Floating around the internet is a little joke which goes like this:-
“I became confused when I heard the word “Service” used with these agencies:
South African Revenue “Service”, South African Postal “Service”, Telkom telephone “Service”, South African Police “Service”, Civil “Service”, MTN / Vodacom / Cell C / Virgin / DSTV Customer “Service”. This is not what I thought “Service” meant.
Then today, I overheard two farmers talking, and one of them said he had hired a bull to “Service” a few cows. BAM! It all came into focus. Now I understand what all those agencies are doing to us. No Longer Confused!”
This joke sprang to mind with the latest crises (we seem to get them in bulk these days) to hit racing. First was the announcement of an incease in the stakes portion for trainers in “Phumelela country” from the long-standing 7% to 10%. Second was the Grooms’ strike at Randjes – and subsequently the Vaal – losing us not only sleep, but turnover and in the case of Mike de Kock, several unwanted blood pressure points.
For the record, I have absolutely no issue with what trainers charge, or what people choose to pay. You can never pay too little for poor service, or too much for good service. It’s a free society and business is decided on a supply and demand basis. As long as both parties understand and agree upfront (consent being a bit of a buzz word these days), then I’m all for it.
However, two things interest me about these latest episodes. First is the statement that “neither the Racing Association nor Phumelela will entertain explaining to owners why an increase has been implemented”. Second is the reaction to the strike – or in some quarters, lack of it – which raised the question, just who exactly is in charge? And while it’s clear that we are in trouble – and lots of it – what is less clear is who steered us there and, much more importantly, who is going to guide us out?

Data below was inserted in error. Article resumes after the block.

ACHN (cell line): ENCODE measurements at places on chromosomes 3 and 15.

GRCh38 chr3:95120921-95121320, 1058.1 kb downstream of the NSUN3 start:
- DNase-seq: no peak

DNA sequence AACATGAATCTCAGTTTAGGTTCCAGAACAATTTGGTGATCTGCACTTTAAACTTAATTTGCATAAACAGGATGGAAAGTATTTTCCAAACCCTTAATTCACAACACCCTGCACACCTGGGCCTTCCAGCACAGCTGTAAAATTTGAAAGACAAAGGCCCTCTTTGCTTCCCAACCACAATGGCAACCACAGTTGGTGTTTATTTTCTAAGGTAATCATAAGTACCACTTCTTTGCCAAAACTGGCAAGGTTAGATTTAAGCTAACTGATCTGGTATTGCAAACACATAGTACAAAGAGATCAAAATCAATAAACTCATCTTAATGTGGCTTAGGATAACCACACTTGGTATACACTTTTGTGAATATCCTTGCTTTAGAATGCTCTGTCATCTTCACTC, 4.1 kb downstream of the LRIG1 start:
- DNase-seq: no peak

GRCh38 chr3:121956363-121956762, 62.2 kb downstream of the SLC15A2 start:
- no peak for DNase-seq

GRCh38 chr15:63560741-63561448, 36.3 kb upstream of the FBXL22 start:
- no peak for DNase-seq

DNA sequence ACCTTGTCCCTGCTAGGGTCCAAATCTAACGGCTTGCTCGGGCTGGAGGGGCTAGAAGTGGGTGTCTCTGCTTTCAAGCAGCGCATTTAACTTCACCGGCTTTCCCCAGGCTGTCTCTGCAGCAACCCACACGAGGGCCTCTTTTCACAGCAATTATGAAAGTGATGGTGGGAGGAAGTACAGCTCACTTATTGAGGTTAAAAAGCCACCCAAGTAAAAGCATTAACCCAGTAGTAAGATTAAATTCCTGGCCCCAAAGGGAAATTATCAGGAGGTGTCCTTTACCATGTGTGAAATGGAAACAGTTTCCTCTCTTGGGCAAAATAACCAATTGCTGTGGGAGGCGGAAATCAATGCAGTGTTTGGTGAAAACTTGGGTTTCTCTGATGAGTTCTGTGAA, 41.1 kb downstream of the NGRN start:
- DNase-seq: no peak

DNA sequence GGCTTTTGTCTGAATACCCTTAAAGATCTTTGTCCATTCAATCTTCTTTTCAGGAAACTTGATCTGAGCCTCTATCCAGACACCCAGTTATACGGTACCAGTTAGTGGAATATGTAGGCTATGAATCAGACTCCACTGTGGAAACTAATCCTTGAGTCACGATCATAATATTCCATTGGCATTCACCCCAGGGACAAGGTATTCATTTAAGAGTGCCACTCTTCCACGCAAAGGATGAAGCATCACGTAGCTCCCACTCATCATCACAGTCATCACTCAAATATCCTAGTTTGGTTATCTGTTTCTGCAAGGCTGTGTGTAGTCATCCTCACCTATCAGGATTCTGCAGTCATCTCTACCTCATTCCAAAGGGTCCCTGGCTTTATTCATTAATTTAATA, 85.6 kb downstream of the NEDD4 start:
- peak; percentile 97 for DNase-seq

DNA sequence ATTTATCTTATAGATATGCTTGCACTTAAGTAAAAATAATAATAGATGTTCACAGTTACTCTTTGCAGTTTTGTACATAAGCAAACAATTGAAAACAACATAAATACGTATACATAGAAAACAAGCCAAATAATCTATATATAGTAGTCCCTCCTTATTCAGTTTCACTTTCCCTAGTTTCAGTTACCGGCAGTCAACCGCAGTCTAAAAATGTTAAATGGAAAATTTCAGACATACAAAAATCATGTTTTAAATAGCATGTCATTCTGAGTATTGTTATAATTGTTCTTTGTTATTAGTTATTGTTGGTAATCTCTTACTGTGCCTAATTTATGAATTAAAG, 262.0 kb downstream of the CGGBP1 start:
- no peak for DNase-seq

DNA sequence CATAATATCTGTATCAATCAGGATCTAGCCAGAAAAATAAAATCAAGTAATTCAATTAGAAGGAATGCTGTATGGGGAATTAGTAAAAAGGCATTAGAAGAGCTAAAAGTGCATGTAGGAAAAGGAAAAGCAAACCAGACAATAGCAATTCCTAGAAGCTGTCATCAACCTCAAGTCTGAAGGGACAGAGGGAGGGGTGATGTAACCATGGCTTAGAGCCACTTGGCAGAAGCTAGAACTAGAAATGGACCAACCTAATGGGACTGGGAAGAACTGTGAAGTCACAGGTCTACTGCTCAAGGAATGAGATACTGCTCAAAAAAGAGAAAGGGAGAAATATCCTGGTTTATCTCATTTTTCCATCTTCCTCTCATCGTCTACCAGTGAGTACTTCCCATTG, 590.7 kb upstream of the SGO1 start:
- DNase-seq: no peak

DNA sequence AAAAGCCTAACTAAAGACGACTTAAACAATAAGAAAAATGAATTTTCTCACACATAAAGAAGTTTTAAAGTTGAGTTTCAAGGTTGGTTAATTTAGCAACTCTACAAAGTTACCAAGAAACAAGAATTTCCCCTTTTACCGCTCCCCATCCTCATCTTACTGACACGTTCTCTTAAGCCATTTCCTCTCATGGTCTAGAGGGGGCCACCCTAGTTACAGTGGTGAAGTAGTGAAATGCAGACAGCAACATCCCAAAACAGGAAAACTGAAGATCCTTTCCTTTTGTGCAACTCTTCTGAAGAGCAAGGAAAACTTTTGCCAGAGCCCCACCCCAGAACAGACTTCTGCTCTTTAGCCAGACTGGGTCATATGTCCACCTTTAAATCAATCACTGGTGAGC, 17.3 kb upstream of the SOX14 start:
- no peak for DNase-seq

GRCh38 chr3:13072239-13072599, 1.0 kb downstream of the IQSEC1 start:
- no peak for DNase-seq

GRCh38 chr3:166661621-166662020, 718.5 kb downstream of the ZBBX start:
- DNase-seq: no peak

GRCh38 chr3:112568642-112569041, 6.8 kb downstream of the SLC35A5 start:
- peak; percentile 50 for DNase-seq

How does it all work?
I admit to not always being the fastest off the mark when it comes to things like this, but I’m confused. Firstly, how in the name of all things holy can both the RA and Phumelela have the brazen cheek to tell the industry at large what they will or will not ‘entertain’ discussing? Secondly, to my mind the issue here should be stakes in general – arguing over the trainers’ slice of an ever diminishing pie, seems rather like rearranging the deck chairs while the Titanic sinks. The issue is the pie, not the portion. So perhaps if we examine the pie, things might get a bit clearer.
Let’s take a step back and take a look at the bigger picture.
Phumelela generates money from offering betting on racing. It is probably worth a mention that they got their Tote license free, gratis and verniet as part and parcel when they took over the business of running racing. Secondly, racing is largely conducted on facilities that were similarly gift-wrapped and handed to the operator on a silver platter during the corporatisation process.
There is always lively debate as to who ‘funds’ racing. The answer, like most things in life, is not straightforward.
Who Funds Racing?
Racehorses are bought and paid for by owners. The horses also have their keep, vet, farrier, dentist, physio etc bills paid for by owners. Owners pay the jockeys who ride their horses. Thanks to one of the many amendments to the Stakes Agreement, owners even pay for their horses’ transport to and from the race track. And these are just the standard running costs and are payable whether the horse ever wins a race or not.